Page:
CNN recently described the move of Katie Couric from her position as co-host of the Morning Show on NBC, a position she has held for 15 years, to CBS as the anchor of the Evening News as “historic.” While her position as the first woman anchor of an evening news program in the United States is significant, it hardly rates as historic. Women have been anchoring evening news programs in Europe for years.

It is a little disturbing that the events surrounding media personalities could be termed historic. Unfortunately, it underlines the superficiality of the American media when it comes to covering the news. We are raising a generation who thinks it alright that as much time is spent on talking about the births, deaths, marriages, divorces, etc. of media personalities as is spent on world affairs. Indeed, news about media personalities threatens to top the sports news in time spent on irrelevant information. The price of gas is approaching $3.00 a gallon, yet more time is spent on where the cheapest gas can be found rather than giving consumers in-depth analysis of the reasons behind the precipitous price increase of the past couple of months.

On-the-street interviews unintentionally point out our ignorance of what is happening as people shrug, smile ruefully and ask rhetorically “What are you going to do? We have to buy gas.” The news interviewer does not ask the key question, “what do you think is the reason for the increasing price of gas?” What the interviewer inevitably does ask is “what do you think of the gas prices today?” It is sort of homey as interviewer and interviewee bond over a common complaint. It fills time but leaves us no wiser.

This has been described as The Information Age. A pretty, self-important title coined by ourselves and intended to confirm that as a people, we are better informed than our ancestors. Certainly, a wealth of information is at our finger tips and can be viewed with a few key strokes. Not all of the information available to us is correct, however. We have reached a point where it is becoming increasingly difficult to discern between real news, for example, and infomercials. To an increasing extent, local news stations are editing and showing infomercials as hard information. The viewer can be excused, for example, if he or she thinks that the blood test for allergies is a medical advance rather than a veiled commercial for a medical testing lab. We have been softened up for ploys of this type by the number of medically-related ads which bombard the airwaves daily. Drug companies push pills shamelessly and I feel sorry for doctors as they must deal with anxious patients who want this nostrum or that because the ad describes perfectly what they believe ails them.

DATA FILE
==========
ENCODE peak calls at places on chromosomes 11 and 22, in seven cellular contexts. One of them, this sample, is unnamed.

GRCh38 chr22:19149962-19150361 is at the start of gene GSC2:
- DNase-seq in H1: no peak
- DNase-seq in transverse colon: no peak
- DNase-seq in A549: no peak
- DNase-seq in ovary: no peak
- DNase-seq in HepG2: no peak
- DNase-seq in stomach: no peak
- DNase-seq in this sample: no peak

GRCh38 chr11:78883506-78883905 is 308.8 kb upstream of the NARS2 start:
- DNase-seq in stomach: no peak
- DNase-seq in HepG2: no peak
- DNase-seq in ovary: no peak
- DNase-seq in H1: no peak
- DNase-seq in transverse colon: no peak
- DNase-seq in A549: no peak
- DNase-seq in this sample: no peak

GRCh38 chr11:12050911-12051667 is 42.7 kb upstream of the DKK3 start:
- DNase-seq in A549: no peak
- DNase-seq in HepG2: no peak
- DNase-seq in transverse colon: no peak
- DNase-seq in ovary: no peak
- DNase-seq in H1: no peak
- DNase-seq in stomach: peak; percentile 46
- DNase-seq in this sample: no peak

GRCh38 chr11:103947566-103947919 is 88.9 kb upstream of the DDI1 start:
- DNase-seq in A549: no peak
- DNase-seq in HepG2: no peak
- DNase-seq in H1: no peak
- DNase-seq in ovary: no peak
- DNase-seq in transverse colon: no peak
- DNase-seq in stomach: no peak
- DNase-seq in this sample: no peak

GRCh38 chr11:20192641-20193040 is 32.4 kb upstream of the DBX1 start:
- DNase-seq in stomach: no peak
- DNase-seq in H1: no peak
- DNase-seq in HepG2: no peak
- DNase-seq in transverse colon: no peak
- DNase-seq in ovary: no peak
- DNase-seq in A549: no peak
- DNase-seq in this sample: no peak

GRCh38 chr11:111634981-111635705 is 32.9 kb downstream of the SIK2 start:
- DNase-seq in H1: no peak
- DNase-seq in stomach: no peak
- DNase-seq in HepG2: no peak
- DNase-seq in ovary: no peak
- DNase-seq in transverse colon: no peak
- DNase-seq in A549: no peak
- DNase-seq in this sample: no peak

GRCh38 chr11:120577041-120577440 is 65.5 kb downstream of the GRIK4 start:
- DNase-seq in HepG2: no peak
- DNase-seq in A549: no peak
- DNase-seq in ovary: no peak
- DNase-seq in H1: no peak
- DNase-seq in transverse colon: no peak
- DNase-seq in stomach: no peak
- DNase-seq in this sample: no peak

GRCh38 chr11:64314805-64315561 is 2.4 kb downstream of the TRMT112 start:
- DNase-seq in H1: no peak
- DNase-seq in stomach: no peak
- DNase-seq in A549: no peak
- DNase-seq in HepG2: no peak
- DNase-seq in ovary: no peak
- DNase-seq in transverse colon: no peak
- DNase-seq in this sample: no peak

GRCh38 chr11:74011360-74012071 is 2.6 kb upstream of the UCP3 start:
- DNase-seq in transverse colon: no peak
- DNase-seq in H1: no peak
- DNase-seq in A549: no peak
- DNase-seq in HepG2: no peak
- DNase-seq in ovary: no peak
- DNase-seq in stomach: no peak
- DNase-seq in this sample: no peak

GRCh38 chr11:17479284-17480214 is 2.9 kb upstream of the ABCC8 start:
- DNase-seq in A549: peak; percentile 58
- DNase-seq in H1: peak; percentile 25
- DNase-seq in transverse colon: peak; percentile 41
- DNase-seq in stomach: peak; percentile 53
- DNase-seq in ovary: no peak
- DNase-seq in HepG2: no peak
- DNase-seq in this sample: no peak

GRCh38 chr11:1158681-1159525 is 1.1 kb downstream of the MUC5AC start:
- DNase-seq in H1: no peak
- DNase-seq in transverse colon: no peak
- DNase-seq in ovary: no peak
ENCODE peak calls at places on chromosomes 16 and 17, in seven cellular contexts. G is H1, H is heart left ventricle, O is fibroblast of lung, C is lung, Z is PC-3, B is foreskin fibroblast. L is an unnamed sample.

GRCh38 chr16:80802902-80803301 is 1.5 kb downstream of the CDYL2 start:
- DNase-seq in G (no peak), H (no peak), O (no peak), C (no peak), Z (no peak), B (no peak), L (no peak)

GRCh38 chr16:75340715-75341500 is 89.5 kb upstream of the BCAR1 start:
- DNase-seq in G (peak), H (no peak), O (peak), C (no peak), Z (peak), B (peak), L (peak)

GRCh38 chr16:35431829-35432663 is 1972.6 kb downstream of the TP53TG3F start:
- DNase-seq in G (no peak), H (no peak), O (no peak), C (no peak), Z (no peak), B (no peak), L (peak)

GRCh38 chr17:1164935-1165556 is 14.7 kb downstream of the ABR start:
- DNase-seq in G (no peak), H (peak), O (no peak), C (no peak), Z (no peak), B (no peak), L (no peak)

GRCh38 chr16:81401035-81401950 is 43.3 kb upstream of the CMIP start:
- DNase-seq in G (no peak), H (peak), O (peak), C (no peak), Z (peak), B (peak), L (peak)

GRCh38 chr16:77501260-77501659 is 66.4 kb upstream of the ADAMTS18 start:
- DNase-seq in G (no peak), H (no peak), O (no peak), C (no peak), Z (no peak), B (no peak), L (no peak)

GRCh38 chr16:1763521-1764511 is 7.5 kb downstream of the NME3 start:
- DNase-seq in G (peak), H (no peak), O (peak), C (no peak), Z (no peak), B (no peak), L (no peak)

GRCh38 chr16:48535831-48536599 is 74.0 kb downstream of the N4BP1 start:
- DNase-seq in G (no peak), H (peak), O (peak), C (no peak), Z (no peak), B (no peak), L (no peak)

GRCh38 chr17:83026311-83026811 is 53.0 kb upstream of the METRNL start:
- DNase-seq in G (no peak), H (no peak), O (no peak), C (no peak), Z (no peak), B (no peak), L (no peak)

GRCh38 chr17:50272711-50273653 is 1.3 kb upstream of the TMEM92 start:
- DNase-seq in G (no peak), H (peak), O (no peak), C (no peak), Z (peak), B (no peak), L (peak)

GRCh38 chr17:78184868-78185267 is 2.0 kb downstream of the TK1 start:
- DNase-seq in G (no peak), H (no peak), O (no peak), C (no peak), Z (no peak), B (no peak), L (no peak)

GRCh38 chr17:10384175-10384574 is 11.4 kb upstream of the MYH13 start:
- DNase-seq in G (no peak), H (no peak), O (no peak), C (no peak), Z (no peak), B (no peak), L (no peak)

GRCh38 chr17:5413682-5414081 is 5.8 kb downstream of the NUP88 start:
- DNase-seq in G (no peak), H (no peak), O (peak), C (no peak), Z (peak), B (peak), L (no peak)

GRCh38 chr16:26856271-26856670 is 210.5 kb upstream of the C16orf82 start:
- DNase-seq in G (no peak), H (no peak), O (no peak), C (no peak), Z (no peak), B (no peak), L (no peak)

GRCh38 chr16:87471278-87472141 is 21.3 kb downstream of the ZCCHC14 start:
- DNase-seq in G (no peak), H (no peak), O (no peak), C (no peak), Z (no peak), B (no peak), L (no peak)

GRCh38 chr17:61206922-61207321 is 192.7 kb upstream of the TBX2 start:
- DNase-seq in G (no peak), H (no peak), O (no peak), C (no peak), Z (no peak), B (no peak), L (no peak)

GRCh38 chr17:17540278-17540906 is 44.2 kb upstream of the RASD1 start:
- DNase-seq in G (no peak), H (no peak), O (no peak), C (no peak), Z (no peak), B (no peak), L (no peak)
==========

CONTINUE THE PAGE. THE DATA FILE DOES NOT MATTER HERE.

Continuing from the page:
Despite the number of these ads, the drug companies do not apologize when a drug they have been pushing especially hard is suddenly found to be harmful, maiming or killing people; people who, in all probability asked their doctors for the drug in the first place. Instead, a new miracle pill takes its place. Sure, all of the ads are complete with a list of side effects, but the side effects are spoken rapidly, sotto voce. This warning voice is given over a backdrop of happy people going about their lives, apparently because of the drug which, “occasionally causes …, ” made it so.

Information is the key to knowledge. An obvious statement but a point, nonetheless, which is getting lost in the noise. As the media continues to pander to advertisers as it peddles stories of irrelevant events, we become poorer as a people. As a society, Americans face a global society which they do not understand. Except for 30 second sound bytes, they haven’t a clue as to what is going on in Europe. They do not know of the millions dying in Africa from disease and war. The only historic pronouncement they received recently was that Katie Couric was moving to CBS. The Romans called it ‘Bread and Circuses. Keep the masses entertained and you can pretty much do anything you want. The old saw notwithstanding, ignorance is not bliss.